My preliminary design for The Wars Without End Memorial takes the shape of a geometrical object known variously as Gabriel's Horn or Toricelli's Trumpet.
It has an odd property.
Notice the liquid fill tube at top left.
If you pump liquid into this tank, eventually it tops off -- the tank can only hold a finite volume of liquid.
Having filled the tank, now we want to paint its outside. We "guesstimate" how many cans of paint this will require, drive a big truck to the paint store, return with many paint cans, and begin painting the outside of the tank (starting at the high end at left).
(A) Eventually we run out of paint. We return to the paint store and fill our truck with many many more cans of paint, and continue to paint the tank.
(B) Return to (A).
We can never buy enough paint to finish painting the exterior of the tank. Gabriel's Horn is a solid which has Finite Volume, but Infinite Surface.
(I am indebted to a film, "Infinite Acres," for acquainting me with this bizarre object. I have subsequently secured, via e-mail, the professor-creator's permission to blog about it.)
My Memorial never ends because its descending curve gets narrower and narrower, unto infinitessimal height. Thus its right-side asymptote goes on and on unto infinity.
Please Leave a Comment about my preliminary design for the United States of America's Wars Without End Memorial for Washington D.C.
These Wars have gone on through most of George W. Bush's presidency, and for the entirety of Barack Obama's presidency.
On 20 January 2017, Donald Trump will take the oath to become the next President of the United States.
Leave A Comment if you know How or When President Trump will end the USA's Wars Without End.
Oh, that red color in the tank and the paint cans is human blood. In an hourly ritual -- like the Changing of the Guard at the Tomb of the Unknown Soldier across the Potomac River -- an Honor Squad climbs a ladder to the fill pipe, and pours more cans of human blood into the Memorial. Eventually the tank will fill up, because there's only a finite amount of human blood, no matter how long the wars last. Eventually the human race -- which, though very populous, is Finite -- eventually our side and our enemies run out of dead people and blood.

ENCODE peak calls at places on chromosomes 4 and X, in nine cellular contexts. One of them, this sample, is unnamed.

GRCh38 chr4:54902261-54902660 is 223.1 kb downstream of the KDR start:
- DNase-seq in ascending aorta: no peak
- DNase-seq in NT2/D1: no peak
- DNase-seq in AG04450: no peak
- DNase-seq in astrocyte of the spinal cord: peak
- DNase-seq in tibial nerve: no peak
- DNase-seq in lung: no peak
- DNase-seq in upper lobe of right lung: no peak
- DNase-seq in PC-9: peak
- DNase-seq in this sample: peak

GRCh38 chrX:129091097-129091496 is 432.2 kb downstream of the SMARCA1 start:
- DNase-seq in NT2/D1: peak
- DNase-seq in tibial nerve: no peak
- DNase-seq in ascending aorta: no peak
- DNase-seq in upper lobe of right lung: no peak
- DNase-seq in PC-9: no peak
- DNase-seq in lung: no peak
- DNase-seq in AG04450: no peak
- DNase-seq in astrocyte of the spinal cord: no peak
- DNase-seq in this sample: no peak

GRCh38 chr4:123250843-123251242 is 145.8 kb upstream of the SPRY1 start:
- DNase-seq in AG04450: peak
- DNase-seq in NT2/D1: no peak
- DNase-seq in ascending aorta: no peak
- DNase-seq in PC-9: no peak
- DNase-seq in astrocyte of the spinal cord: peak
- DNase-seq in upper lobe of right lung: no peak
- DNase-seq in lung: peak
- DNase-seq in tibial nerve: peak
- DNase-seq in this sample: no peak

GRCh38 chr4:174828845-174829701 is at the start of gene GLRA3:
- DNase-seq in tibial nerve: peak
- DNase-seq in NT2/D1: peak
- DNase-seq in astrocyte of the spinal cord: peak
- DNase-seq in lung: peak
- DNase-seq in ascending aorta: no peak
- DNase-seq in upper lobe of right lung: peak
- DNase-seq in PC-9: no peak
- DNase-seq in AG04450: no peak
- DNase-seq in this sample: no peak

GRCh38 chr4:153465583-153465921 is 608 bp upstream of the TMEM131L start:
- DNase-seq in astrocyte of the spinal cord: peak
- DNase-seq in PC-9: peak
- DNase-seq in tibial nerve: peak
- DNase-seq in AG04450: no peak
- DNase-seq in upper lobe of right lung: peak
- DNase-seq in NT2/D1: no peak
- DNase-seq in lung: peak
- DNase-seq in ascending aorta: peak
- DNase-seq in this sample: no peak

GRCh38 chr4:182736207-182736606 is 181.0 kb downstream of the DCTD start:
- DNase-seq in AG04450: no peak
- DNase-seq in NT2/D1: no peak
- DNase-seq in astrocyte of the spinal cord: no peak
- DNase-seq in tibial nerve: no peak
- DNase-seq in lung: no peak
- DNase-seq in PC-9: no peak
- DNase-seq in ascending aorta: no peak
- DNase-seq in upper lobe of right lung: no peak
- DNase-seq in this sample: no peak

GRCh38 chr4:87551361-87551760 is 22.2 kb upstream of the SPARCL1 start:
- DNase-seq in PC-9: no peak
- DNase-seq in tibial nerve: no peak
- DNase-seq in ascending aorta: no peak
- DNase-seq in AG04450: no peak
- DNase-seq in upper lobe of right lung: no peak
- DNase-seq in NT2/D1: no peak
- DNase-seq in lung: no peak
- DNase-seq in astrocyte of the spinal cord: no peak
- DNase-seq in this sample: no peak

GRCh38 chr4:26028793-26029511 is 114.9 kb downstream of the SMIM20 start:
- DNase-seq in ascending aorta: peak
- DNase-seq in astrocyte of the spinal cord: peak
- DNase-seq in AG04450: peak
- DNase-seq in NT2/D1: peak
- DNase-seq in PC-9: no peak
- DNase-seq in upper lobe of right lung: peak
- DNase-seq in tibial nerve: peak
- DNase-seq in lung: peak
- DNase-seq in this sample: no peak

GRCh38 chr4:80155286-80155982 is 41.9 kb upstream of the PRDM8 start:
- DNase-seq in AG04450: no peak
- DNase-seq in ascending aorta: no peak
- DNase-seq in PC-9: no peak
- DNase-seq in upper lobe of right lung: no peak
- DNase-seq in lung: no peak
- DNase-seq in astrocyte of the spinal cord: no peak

But another Honor Squad continuously paints the exterior with human blood. And they can never stop. The Wars Without End Memorial in my hometown, Washington DC, has an infinite surface.
Leave A Comment.
Oh ... Friday 11 November is
* Remembrance Day in the United Kingdom and Commonwealth nations
* Veterans Day in the United States.
Veterans, and those who wish to honor veterans, wear a red Poppy. I'm a vet, I'm wearing my Poppy. If you want to wear a Poppy today, go to any American Legion or Veterans of Foreign Wars post, make a modest donation, pin your Poppy on your chest.
The Poppy is the symbol because of this poem, by a Canadian WWI medical officer. His friend had just been killed in Flanders.
In Flanders fields the poppies blow
Between the crosses, row on row,
That mark our place; and in the sky
The larks, still bravely singing, fly
Scarce heard amid the guns below.
We are the Dead. Short days ago
We lived, felt dawn, saw sunset glow,
Loved and were loved, and now we lie
In Flanders fields.
Take up our quarrel with the foe:
To you from failing hands we throw
The torch; be yours to hold it high.
If ye break faith with us who die
We shall not sleep, though poppies grow
In Flanders fields.
-- John McCrae
It's this date because in 1918, largely by accident, the generals agreed that the guns would fall silent on the Western Front (France, Belgium) on the 11th Hour of the 11th Day of the 11th Month. For much of the 20th Century, the holiday was first called Armistice Day.